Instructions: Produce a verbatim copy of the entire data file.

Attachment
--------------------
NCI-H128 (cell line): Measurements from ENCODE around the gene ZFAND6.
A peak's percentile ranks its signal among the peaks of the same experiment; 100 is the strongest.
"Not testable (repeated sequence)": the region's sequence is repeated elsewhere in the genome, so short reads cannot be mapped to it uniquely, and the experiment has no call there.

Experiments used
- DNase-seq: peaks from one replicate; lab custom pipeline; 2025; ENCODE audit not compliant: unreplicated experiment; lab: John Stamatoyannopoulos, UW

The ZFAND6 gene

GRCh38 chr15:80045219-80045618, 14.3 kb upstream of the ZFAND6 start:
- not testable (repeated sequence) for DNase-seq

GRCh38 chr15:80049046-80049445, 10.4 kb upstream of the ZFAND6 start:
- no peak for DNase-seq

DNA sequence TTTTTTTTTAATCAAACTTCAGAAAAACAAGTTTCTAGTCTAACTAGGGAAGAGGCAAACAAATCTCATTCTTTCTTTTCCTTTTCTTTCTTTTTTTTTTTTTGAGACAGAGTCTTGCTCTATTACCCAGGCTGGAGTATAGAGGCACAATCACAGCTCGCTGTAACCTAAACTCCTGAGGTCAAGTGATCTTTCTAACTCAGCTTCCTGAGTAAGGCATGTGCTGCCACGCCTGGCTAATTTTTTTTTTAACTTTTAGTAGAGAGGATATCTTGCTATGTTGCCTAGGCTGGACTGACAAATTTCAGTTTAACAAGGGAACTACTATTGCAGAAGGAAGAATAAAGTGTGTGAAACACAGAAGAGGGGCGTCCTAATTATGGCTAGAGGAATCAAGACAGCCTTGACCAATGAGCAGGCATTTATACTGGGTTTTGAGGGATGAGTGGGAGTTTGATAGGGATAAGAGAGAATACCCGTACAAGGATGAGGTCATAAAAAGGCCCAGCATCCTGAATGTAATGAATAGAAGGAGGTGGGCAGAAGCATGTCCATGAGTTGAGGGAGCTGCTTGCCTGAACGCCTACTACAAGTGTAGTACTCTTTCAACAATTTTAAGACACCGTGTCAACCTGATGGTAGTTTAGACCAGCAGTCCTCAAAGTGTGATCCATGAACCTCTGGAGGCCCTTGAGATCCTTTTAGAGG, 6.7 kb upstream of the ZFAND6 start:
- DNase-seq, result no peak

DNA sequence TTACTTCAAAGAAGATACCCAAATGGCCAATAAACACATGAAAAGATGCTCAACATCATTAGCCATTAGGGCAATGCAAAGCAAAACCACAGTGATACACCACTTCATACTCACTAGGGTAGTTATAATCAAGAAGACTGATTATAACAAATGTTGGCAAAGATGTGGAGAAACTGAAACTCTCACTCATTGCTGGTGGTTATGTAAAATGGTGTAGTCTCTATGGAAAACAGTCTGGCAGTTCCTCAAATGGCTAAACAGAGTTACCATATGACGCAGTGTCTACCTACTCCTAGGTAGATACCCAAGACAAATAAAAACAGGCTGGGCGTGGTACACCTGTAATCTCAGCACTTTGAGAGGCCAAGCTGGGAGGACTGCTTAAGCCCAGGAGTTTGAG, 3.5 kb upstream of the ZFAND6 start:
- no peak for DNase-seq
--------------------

NCI-H128 (cell line): Measurements from ENCODE around the gene ZFAND6.
A peak's percentile ranks its signal among the peaks of the same experiment; 100 is the strongest.
"Not testable (repeated sequence)": the region's sequence is repeated elsewhere in the genome, so short reads cannot be mapped to it uniquely, and the experiment has no call there.

Experiments used
- DNase-seq: peaks from one replicate; lab custom pipeline; 2025; ENCODE audit not compliant: unreplicated experiment; lab: John Stamatoyannopoulos, UW

The ZFAND6 gene

GRCh38 chr15:80045219-80045618, 14.3 kb upstream of the ZFAND6 start:
- not testable (repeated sequence) for DNase-seq

GRCh38 chr15:80049046-80049445, 10.4 kb upstream of the ZFAND6 start:
- no peak for DNase-seq

DNA sequence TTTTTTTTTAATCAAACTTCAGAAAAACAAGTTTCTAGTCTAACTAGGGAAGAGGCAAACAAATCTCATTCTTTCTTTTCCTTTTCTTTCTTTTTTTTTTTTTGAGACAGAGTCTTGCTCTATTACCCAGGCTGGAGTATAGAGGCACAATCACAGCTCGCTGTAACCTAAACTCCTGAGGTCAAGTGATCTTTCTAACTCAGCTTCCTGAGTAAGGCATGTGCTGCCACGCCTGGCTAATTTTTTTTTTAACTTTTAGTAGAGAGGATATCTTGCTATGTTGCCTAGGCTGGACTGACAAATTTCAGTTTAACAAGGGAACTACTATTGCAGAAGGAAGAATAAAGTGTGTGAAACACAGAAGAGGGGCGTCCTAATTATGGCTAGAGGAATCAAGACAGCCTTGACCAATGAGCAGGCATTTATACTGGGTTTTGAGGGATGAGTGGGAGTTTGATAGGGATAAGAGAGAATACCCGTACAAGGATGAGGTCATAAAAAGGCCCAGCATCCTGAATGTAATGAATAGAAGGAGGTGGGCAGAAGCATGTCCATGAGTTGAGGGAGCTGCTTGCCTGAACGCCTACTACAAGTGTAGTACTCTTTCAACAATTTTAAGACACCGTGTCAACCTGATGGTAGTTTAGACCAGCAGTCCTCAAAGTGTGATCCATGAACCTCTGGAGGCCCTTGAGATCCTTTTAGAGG, 6.7 kb upstream of the ZFAND6 start:
- DNase-seq, result no peak

DNA sequence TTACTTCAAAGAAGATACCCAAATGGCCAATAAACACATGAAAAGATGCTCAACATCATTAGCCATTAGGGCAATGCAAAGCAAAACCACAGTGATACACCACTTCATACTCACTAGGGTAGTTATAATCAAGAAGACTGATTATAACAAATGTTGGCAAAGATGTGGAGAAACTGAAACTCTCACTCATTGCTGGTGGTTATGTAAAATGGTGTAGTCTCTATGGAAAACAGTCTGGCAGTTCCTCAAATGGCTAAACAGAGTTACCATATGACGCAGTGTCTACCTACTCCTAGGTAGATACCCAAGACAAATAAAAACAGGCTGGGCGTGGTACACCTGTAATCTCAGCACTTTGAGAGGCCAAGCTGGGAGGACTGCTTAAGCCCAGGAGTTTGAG, 3.5 kb upstream of the ZFAND6 start:
- no peak for DNase-seq